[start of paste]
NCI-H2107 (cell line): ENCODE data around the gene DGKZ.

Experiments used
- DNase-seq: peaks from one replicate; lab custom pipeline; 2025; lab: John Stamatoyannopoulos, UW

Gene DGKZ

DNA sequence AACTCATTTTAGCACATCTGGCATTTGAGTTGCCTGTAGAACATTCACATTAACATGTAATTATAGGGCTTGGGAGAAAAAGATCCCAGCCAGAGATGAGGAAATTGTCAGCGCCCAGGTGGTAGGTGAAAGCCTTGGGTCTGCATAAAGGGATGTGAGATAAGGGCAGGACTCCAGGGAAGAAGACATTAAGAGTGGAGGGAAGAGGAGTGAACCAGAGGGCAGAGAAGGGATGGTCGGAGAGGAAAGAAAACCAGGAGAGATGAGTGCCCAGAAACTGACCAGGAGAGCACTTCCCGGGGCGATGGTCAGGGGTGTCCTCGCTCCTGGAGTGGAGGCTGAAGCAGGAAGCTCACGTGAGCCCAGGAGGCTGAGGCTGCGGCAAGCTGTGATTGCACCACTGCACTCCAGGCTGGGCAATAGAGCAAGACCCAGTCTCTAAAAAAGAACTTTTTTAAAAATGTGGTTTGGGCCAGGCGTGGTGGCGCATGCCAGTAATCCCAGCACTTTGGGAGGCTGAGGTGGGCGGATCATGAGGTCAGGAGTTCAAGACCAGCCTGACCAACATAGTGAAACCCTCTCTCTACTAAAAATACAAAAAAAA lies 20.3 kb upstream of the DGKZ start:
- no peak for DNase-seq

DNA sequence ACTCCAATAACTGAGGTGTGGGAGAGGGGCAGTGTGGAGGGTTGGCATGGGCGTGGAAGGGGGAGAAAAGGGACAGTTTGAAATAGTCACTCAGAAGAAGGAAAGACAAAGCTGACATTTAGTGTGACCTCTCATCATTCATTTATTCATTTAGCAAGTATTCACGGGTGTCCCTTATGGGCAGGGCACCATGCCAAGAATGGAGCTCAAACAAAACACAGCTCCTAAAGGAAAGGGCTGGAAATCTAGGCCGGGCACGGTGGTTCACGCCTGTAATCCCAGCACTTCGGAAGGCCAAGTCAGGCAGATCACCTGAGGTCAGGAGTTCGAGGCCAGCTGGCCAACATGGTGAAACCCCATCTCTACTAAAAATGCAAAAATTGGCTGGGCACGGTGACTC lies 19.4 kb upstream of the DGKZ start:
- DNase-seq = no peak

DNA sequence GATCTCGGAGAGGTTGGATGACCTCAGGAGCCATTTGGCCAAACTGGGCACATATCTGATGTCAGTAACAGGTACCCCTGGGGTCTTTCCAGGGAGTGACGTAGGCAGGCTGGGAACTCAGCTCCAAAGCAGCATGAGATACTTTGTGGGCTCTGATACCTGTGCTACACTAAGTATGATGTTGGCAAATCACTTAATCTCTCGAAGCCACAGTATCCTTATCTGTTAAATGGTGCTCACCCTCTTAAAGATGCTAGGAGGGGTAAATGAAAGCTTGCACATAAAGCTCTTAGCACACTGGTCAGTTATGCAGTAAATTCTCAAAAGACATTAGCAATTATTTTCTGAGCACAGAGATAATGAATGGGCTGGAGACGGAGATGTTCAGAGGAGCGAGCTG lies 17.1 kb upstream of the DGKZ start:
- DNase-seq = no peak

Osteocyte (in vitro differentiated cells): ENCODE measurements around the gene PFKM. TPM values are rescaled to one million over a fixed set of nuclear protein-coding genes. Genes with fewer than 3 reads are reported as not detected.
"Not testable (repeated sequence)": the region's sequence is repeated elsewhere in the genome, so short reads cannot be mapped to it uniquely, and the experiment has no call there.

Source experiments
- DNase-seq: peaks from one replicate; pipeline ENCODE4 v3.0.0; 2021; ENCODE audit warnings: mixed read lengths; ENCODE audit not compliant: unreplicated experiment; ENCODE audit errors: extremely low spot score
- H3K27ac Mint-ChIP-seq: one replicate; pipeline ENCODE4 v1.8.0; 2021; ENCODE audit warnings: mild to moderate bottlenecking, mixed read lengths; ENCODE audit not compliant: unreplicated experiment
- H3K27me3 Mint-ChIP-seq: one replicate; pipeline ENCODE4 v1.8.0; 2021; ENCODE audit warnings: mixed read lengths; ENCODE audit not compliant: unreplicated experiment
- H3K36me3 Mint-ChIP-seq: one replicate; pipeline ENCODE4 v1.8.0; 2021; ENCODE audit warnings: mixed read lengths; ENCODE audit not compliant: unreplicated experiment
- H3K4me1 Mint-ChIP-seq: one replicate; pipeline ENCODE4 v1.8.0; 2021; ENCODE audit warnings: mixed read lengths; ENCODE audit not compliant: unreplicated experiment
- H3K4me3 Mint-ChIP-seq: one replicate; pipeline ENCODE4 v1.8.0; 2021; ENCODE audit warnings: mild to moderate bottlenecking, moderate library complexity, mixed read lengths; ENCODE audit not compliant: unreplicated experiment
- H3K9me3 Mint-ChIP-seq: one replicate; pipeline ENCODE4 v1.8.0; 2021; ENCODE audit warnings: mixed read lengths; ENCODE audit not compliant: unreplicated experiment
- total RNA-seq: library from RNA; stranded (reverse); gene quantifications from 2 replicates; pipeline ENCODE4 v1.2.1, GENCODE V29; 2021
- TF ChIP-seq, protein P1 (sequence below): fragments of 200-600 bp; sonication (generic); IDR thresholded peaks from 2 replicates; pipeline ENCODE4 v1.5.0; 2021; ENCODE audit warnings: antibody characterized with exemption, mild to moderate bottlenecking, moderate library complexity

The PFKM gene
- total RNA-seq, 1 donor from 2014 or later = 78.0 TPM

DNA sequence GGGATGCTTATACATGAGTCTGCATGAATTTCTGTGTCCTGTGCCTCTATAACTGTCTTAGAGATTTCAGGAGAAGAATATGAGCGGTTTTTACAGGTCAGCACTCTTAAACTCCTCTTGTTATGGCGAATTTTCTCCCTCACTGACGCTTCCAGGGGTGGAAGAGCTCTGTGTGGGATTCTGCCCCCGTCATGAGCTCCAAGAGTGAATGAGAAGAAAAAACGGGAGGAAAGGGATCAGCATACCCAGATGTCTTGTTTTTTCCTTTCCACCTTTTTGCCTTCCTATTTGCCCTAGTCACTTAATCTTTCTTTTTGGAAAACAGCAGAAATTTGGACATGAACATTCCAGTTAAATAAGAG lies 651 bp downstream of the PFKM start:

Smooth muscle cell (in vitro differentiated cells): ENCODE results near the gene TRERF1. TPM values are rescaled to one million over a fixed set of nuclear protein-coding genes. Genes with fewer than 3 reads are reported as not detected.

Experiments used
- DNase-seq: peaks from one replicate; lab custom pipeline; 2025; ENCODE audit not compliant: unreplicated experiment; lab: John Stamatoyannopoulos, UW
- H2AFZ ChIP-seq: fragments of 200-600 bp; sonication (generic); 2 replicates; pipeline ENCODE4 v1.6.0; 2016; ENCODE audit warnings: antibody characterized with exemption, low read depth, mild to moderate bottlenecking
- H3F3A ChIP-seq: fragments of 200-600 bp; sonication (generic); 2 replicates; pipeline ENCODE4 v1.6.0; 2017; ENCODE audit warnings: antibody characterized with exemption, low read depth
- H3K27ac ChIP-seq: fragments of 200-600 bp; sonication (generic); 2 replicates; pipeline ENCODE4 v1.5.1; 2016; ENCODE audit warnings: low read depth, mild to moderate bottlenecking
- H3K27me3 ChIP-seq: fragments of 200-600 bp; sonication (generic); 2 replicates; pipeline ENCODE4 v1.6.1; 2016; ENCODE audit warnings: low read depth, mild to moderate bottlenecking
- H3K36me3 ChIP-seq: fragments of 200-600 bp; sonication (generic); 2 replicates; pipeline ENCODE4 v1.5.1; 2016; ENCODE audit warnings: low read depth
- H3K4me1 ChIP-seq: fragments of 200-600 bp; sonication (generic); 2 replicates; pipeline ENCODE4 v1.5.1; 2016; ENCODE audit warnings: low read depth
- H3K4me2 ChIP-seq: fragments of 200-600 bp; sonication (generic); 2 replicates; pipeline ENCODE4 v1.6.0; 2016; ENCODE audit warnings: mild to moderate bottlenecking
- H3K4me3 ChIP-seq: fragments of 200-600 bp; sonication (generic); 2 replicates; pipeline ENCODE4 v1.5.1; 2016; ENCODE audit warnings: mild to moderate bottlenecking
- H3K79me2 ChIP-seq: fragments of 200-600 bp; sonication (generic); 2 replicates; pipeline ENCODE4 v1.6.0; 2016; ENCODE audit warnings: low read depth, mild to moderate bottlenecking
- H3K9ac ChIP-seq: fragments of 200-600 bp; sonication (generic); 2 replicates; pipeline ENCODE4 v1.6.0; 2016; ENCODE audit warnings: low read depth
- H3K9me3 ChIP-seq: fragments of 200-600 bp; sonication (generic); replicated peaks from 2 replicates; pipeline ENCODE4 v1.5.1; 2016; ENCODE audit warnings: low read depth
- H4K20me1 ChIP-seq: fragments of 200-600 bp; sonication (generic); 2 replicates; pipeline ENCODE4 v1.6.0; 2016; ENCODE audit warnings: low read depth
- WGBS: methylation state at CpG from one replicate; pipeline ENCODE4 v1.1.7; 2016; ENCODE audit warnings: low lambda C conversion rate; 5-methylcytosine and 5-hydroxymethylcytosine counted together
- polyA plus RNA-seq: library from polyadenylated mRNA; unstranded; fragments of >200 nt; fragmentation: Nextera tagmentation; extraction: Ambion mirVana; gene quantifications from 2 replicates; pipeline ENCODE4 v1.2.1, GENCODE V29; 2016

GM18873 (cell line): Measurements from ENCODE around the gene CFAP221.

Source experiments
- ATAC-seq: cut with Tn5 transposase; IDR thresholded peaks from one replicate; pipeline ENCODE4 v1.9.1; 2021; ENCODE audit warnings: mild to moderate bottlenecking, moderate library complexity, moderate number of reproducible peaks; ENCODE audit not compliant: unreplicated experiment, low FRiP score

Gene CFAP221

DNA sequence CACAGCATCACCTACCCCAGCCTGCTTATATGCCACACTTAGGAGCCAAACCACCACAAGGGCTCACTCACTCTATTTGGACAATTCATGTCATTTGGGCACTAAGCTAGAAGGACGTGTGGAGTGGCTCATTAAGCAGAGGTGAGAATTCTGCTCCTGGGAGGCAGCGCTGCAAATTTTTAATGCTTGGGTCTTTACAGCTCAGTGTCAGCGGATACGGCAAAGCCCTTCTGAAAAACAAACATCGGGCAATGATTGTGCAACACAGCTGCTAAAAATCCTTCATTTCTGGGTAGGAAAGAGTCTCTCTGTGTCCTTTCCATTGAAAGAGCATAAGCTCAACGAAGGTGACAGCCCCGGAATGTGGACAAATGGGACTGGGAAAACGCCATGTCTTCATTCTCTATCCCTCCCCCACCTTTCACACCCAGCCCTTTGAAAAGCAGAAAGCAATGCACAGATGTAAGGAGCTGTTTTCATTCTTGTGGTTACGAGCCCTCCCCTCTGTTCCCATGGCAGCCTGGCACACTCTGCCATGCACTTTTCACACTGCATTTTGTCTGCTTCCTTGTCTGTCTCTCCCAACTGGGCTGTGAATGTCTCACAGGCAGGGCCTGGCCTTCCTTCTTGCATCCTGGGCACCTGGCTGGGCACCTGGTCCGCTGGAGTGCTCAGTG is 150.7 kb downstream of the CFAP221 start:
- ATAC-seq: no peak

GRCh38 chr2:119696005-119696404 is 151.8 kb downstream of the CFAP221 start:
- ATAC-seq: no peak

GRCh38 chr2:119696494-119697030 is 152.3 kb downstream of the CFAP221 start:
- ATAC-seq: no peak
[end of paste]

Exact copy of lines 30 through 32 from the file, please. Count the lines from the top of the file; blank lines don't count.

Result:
- H3F3A ChIP-seq: fragments of 200-600 bp; sonication (generic); 2 replicates; pipeline ENCODE4 v1.6.0; 2017; ENCODE audit warnings: antibody characterized with exemption, low read depth
- H3K27ac ChIP-seq: fragments of 200-600 bp; sonication (generic); 2 replicates; pipeline ENCODE4 v1.5.1; 2016; ENCODE audit warnings: low read depth, mild to moderate bottlenecking
- H3K27me3 ChIP-seq: fragments of 200-600 bp; sonication (generic); 2 replicates; pipeline ENCODE4 v1.6.1; 2016; ENCODE audit warnings: low read depth, mild to moderate bottlenecking